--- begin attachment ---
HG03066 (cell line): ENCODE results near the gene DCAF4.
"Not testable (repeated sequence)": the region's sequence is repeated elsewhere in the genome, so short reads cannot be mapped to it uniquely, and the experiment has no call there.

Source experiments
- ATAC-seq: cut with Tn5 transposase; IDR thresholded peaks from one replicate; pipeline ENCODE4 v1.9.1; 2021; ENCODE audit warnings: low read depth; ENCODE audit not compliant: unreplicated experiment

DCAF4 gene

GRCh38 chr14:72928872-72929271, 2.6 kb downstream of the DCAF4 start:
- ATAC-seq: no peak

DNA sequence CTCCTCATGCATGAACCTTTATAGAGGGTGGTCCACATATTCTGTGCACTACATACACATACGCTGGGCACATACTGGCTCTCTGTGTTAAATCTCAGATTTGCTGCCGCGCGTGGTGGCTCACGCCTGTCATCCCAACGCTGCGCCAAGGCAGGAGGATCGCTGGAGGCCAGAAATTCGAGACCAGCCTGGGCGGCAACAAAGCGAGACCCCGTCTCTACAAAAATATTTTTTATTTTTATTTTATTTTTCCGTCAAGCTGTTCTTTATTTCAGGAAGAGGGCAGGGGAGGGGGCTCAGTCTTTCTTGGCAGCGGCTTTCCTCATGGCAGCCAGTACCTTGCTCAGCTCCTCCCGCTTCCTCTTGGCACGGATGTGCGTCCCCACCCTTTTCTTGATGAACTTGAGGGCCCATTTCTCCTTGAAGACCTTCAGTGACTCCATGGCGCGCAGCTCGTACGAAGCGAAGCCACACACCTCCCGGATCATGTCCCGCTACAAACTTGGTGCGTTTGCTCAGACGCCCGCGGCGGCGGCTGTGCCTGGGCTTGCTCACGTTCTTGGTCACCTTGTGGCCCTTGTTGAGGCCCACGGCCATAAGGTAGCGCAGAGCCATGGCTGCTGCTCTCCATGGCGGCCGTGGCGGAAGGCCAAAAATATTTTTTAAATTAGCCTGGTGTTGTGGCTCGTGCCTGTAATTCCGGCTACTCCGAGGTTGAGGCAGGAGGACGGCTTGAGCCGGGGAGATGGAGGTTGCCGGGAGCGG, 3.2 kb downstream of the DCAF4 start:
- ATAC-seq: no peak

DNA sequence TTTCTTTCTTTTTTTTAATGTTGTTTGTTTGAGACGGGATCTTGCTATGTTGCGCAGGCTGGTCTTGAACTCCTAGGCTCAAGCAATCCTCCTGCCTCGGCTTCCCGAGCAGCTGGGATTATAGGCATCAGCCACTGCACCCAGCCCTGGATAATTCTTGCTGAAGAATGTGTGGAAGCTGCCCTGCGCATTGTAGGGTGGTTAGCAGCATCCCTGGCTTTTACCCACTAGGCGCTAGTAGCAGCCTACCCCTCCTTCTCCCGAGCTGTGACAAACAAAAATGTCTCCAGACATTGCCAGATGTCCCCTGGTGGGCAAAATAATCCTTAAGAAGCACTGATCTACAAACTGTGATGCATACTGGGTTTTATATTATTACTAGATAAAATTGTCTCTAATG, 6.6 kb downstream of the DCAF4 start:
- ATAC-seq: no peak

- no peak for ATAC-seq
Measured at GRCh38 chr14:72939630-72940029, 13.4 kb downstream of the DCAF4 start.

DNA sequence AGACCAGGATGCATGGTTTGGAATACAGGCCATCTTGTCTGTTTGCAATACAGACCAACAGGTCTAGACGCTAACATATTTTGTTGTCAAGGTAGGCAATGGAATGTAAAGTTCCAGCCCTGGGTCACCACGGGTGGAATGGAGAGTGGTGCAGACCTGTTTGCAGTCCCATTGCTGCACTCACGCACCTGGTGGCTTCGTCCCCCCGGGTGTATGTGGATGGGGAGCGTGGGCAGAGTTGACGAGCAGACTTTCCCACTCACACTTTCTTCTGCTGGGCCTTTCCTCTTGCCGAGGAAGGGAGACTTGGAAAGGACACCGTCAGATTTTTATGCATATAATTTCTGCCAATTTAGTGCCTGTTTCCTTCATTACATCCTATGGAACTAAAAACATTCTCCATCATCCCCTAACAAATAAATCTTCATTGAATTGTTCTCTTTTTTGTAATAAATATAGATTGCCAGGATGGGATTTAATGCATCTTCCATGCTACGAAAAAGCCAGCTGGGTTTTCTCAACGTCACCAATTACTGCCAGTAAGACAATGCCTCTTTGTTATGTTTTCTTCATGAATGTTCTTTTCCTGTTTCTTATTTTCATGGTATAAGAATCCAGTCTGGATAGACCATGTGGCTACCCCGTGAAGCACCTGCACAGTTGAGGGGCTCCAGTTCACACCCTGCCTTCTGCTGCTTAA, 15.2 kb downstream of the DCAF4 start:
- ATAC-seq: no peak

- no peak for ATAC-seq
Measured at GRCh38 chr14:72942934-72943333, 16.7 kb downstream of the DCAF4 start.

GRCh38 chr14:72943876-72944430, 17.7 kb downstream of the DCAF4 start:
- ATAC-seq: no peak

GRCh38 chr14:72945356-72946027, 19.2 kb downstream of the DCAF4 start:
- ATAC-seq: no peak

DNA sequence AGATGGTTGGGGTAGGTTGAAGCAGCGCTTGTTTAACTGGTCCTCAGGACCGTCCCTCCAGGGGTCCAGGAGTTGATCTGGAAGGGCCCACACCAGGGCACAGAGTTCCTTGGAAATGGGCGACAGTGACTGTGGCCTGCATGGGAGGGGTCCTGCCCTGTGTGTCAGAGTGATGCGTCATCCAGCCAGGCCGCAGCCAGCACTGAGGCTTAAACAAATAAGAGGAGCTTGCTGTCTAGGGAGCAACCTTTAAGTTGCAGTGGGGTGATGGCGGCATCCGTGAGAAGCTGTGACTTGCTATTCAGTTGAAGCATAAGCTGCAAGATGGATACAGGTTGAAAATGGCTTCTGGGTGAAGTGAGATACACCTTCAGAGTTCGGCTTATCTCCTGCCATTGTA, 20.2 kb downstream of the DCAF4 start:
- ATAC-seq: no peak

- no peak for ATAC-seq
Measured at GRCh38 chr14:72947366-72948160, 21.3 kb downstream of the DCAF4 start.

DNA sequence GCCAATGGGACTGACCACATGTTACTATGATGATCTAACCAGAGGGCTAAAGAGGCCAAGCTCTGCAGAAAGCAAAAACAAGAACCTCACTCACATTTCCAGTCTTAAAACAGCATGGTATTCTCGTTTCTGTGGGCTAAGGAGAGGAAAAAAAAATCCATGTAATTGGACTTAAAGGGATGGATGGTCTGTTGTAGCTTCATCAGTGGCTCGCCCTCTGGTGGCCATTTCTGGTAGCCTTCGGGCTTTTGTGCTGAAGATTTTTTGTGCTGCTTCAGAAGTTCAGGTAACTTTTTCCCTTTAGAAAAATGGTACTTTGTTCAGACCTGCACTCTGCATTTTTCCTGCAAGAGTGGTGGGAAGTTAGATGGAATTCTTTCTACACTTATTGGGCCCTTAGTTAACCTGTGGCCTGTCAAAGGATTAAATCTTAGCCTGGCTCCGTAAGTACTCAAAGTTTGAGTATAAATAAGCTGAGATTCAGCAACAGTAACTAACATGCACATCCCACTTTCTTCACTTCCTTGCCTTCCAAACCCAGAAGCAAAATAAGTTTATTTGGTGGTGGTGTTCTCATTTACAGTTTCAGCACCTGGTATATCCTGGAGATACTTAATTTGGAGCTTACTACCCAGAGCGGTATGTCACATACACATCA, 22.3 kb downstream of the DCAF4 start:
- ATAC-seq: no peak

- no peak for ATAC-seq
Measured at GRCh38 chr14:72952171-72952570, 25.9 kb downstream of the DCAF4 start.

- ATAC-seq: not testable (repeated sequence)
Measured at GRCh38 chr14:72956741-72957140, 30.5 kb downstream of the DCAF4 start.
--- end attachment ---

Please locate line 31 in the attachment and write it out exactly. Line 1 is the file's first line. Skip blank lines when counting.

Measured at GRCh38 chr14:72956741-72957140, 30.5 kb downstream of the DCAF4 start.